3. Higher Productivity
The same study mentioned above found that employees who had a mobile work structure were less comfortable with being mediocre in their performance. According to 73% of mobile workers and 71% of telecommuters, providing work that could be considered “average” was a “terrible thought.” Additionally, only 27% of mobile workers and 29% of telecommuters would be satisfied with “good” work over being “the absolute best.”
Flexible work arrangements are a direct hit to “presenteeism,” a term created to describe productivity loss from employees who go to work, but are disengaged. This is potentially more damaging than absenteeism because the employee who has come to work, will receive compensation, but will not be producing the work that’s expected. Flex time allows employees to feel engaged while at work because they have the proper time to devote to those outside stressors they might otherwise bring to their job.
4. Less Stress and Burnout
Flexible work schedules help employees deal with a myriad of troubles rather than a traditional work schedule that would typically create barriers. Take commute time as an example. While an employee might be responsible with their own time, outside variables like traffic, late trains, construction and uncooperative children/pets can all affect the start of their shift. Rush hour commuting itself can be overwhelming. A recent study found that one additional hour of commuting has been linked to a 6% decrease in health-related activities such as sleep, exercise and family time.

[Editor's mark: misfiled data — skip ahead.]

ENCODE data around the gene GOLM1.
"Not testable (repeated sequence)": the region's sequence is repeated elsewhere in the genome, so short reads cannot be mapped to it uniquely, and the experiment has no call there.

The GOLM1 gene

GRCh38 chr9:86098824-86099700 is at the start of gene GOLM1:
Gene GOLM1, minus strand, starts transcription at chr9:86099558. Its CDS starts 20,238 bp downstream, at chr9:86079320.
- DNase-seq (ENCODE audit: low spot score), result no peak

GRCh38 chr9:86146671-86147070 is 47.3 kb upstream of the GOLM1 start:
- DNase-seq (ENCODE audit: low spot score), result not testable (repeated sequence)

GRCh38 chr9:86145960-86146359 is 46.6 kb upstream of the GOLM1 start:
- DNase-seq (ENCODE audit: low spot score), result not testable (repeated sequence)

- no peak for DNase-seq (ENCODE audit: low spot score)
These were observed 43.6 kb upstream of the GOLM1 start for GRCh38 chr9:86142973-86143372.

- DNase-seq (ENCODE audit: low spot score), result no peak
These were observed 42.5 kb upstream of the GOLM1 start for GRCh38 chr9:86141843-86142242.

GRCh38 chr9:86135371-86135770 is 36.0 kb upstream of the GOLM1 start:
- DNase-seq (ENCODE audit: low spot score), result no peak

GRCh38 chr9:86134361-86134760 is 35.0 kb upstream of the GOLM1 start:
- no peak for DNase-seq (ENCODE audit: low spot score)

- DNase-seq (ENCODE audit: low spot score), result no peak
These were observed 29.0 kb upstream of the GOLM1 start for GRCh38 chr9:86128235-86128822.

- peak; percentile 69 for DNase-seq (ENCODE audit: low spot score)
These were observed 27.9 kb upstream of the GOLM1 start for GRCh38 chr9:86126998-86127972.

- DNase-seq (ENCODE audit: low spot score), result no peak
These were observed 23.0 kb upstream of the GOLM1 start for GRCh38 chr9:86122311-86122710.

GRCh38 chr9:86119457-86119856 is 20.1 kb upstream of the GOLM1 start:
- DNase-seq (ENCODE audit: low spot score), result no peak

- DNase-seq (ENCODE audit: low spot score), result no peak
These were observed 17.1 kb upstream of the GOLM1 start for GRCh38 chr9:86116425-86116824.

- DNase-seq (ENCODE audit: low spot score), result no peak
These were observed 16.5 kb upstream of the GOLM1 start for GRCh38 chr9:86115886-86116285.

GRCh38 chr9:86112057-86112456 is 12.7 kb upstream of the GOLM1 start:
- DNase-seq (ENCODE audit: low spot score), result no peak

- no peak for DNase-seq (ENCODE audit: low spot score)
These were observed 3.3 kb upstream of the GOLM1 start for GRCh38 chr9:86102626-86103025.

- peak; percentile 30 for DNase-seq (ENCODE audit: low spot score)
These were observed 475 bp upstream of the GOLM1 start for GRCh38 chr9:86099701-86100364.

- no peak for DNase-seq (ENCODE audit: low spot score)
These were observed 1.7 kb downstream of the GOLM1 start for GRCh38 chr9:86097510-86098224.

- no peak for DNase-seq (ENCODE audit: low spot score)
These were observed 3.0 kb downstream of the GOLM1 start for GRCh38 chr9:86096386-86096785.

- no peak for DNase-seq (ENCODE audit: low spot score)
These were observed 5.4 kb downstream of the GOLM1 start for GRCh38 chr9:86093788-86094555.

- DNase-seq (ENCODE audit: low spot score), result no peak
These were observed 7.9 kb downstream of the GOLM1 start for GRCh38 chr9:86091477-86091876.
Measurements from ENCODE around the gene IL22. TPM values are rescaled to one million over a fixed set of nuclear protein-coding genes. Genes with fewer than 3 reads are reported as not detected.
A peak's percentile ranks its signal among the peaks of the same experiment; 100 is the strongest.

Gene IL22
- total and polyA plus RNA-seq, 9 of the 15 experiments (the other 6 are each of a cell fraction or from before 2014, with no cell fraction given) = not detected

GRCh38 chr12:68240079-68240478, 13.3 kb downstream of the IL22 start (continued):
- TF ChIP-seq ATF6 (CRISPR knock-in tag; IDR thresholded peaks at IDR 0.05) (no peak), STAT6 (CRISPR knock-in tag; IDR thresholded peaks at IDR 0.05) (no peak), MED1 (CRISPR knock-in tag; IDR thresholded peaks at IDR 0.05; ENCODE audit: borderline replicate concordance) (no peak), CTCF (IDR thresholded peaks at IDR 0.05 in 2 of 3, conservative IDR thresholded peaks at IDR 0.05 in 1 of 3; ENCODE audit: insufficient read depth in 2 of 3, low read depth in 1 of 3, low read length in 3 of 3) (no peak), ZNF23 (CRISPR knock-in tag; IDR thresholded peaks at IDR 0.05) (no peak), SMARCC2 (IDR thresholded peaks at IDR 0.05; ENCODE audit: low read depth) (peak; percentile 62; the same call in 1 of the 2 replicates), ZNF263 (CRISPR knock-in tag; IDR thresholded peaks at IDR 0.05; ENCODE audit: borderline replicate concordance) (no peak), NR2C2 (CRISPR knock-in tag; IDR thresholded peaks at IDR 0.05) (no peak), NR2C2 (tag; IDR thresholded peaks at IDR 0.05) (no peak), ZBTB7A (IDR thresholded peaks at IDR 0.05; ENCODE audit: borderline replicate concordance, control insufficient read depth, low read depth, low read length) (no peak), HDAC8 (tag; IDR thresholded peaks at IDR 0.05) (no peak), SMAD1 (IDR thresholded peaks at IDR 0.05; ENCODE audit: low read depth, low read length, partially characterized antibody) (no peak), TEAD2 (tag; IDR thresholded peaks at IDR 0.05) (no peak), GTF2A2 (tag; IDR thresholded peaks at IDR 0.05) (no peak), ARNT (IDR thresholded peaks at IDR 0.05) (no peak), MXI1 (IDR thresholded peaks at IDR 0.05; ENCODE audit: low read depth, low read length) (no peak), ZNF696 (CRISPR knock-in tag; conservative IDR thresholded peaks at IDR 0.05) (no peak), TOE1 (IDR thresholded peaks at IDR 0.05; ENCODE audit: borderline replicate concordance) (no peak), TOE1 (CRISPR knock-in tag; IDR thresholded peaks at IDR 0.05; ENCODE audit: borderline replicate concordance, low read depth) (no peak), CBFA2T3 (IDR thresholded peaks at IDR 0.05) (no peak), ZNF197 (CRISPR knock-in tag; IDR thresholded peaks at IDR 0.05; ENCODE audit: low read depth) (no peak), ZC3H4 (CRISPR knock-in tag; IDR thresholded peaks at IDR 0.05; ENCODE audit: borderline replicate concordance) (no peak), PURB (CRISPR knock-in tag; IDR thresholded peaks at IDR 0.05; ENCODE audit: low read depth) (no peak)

With flexible arrangements, employees can adjust or completely eliminate drive times while still being productive within their roles. Workplace stress is expensive with Mental Health America estimating the cost of mental illness and substance abuse costing between $80 to $100 billion. However, 87% of workers say a flexible work environment would lower their stress.
5. Saving on Overhead Costs
If you have employees within your office, you’re spending money on real estate, utilities and anything else it takes to house and accommodate employees. In some cases, there is no way to avoid brick and mortar arrangements, but for those that can implement telecommuting, there is significant savings potential. One survey estimates around $10,000 savings in real estate costs per telecommuter. Two companies who started teleworking arrangements saw savings of over 30% on non-real estate costs.
There is a lot to gain from a flexible work arrangement, but the fear of the effects it might have on talent management hold many leaders back from starting one within their company.
ClearCompany’s Talent Management System helps overcome those fears. Our cloud-based software makes performance management easy, no matter where you and your employees are working. It makes role management and goal feedback simple and transparent so your whole team remains in the loop and productive.
As a Marketing and Event Manager, Meredith coordinates best-practice content and brand-awareness events for ClearCompany. With her career in HR tech, Meredith works closely with HR practitioners and is passionate about providing them with the tools and information they need to succeed.